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Despite progress, India to miss MDG targets

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New Delhi: India has achieved considerable progress in reducing infant and under-five mortality rates but is way behind in achieving the Millennium Development Goal (MDG) targets, said a new report released by the union health ministry.

The Millennium Development Goals, which include eight goals, were framed to address the world’s major development challenges with health and its related areas as the prime focus.

According to the National Health Profile 2015, released by Health Minister J.P. Nadda here, the Under Five Mortality Rate (U5MR) has declined from an estimated level of 125 per 1,000 live births in 1990 to 52 in 2012.

The report said given the rate of reduction of U5MR, India tends to reach the rate of 49 by 2015 as per the historical trend, missing the MDG target by seven percentage points.

“However, considering the continuance of the sharper annual rate of decline witnessed in the recent years, India is likely to achieve the target,” it added.

As far as the Infant Mortality Rate (IMR) is concerned, it reduced by nearly 50 percent during 1990-2012 and the present level stands at 42.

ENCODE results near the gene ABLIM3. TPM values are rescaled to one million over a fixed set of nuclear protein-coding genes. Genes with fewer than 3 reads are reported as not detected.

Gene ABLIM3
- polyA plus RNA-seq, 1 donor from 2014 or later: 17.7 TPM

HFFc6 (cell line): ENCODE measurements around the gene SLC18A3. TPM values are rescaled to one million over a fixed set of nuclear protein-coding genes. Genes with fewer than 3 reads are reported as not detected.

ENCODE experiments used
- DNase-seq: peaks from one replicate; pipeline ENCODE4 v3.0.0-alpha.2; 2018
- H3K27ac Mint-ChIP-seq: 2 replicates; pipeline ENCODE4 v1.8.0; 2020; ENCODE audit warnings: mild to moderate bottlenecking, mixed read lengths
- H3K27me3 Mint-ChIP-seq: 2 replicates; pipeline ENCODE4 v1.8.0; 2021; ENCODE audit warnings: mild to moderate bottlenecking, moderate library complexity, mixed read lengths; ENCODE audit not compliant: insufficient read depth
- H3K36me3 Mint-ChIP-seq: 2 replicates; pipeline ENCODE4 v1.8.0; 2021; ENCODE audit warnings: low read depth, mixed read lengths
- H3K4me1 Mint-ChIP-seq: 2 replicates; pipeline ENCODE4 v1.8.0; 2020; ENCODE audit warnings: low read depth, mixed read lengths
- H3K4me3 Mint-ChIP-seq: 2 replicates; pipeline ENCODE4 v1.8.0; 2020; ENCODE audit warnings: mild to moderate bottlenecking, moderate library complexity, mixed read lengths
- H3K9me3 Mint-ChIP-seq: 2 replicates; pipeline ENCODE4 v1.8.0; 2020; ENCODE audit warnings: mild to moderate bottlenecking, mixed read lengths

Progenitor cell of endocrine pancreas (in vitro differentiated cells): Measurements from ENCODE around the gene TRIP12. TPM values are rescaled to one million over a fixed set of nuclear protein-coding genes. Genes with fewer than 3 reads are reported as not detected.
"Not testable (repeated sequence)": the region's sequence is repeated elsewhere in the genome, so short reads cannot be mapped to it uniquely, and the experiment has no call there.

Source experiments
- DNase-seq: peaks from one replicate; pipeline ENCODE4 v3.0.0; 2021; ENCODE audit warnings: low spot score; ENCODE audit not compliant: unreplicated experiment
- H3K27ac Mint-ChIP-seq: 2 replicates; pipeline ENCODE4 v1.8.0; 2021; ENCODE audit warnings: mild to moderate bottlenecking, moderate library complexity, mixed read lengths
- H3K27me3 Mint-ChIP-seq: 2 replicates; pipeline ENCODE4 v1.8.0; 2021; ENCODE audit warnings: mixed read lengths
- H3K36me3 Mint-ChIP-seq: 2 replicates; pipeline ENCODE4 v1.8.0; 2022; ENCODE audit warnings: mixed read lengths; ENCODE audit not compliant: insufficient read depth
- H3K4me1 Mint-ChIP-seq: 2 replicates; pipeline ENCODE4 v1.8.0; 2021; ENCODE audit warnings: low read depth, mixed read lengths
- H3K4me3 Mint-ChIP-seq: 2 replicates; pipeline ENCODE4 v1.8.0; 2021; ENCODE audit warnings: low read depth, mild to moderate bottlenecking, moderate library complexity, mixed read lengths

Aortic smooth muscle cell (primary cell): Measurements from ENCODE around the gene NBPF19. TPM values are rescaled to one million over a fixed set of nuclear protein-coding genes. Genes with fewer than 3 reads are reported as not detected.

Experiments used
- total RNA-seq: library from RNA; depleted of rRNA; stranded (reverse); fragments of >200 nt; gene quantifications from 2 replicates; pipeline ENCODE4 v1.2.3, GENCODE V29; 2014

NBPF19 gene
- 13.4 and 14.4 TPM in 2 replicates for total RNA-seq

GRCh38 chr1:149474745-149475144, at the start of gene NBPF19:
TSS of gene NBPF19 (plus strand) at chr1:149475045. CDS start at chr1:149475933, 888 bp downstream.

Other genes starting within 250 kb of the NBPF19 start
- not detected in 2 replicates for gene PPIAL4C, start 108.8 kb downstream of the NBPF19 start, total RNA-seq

Going by this trend, the IMR is likely to reach 40 deaths per 1,000 live births by 2015, missing the MDG target of 27 by 13 points.

India is required to reduce the Maternal Mortality Ratio (MMR) from an estimated level of 437 per 100,000 live births in 1990 to 109 per 100,000 live births by 2015.

But, at the historical pace of decrease, it would be able to reach an MMR of 140 per 100,000 live births by end 2015, falling short by 31.

The National Health Profile covers demographic, socio-economic, health status and health finance indicators, along with comprehensive information on health infrastructure and human resources in health.

The Central Bureau of Health Investigation (CBHI) has been publishing National Health Profile every year since 2005. This is the 11th edition.

The health minister also released an e-book of the report and said it was part of the many digital initiatives being taken by the government.

Nadda said that data was an important source of navigation.

“It helps in understanding the goals, our strengths and weaknesses and it is also an important means to strategize. Good compiled data enables the policymakers to make evidence-based policies and aids effective implementation of various schemes,” he added.

The minister said that the country now needs to work towards converting documented data into “real-time” data. “While digital data helps us to be more efficient, real time data helps to monitor our schemes and efforts in real time.”

He congratulated and appreciated CBHI for their recent initiatives regarding uses of geo-mapping of four different districts of different parts of the country such as the north-eastern region, south region, desert area and Jharkhand. He hoped that this exercise will extend to other parts of the country also.

Health Secretary B.K. Sharma said: “Data lets you plan. We need to collect data and that too at regular intervals.”